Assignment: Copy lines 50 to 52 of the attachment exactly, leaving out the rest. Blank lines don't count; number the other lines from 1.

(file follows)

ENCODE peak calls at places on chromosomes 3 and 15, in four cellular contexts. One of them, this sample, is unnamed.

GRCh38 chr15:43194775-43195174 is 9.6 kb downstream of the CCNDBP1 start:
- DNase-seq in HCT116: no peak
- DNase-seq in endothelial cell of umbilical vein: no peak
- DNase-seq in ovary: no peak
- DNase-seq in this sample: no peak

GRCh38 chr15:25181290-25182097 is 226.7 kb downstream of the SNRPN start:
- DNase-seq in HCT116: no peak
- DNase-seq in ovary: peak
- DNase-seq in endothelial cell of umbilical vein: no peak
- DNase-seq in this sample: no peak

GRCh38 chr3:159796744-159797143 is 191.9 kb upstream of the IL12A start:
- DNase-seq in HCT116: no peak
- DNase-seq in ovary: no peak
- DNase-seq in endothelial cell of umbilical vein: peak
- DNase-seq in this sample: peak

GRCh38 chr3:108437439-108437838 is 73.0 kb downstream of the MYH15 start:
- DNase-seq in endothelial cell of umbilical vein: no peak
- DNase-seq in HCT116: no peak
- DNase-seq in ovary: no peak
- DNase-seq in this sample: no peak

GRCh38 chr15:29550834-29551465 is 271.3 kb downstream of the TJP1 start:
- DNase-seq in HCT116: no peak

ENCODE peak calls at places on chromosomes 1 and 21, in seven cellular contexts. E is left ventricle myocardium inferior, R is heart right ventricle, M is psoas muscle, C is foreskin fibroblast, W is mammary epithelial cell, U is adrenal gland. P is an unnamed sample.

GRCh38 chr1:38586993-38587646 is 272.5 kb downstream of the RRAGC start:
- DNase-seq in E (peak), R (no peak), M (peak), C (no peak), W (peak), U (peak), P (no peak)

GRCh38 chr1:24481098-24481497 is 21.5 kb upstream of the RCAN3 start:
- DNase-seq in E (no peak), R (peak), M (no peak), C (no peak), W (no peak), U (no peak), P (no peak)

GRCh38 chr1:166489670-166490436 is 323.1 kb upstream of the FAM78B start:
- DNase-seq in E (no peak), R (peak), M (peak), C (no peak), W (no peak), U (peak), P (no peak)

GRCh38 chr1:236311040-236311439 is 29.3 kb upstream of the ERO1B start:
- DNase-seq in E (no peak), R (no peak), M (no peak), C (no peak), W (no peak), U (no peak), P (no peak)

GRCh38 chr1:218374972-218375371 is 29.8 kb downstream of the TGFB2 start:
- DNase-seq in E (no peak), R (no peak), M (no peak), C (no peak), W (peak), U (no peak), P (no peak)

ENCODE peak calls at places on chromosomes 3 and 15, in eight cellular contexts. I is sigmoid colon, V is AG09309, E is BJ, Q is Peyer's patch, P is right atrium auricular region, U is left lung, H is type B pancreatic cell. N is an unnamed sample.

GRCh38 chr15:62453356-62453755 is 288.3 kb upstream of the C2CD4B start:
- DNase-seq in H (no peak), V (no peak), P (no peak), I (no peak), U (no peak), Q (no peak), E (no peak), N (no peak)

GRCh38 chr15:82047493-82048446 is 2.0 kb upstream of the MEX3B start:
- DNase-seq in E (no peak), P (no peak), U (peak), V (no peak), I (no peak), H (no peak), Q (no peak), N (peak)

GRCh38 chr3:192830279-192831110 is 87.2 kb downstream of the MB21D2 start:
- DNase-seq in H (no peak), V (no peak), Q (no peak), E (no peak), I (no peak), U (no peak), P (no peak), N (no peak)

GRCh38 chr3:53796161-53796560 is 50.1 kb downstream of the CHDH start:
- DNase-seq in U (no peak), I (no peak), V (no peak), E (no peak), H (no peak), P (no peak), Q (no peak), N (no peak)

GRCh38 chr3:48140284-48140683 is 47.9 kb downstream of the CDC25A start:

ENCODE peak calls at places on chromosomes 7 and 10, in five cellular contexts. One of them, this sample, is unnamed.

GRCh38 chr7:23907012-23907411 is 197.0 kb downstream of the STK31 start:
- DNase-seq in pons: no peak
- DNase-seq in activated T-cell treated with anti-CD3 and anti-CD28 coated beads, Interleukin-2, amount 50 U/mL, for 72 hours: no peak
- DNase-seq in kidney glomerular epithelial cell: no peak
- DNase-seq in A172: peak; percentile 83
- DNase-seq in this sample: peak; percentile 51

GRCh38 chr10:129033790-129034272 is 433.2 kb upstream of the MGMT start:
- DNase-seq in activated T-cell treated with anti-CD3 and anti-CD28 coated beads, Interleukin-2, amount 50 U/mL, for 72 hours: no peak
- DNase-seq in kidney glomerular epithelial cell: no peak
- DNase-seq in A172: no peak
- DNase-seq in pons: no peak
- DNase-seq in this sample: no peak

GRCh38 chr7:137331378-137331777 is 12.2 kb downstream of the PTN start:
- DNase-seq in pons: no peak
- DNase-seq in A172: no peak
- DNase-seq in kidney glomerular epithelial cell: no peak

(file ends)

- DNase-seq in A172: peak; percentile 83
- DNase-seq in this sample: peak; percentile 51

GRCh38 chr10:129033790-129034272 is 433.2 kb upstream of the MGMT start: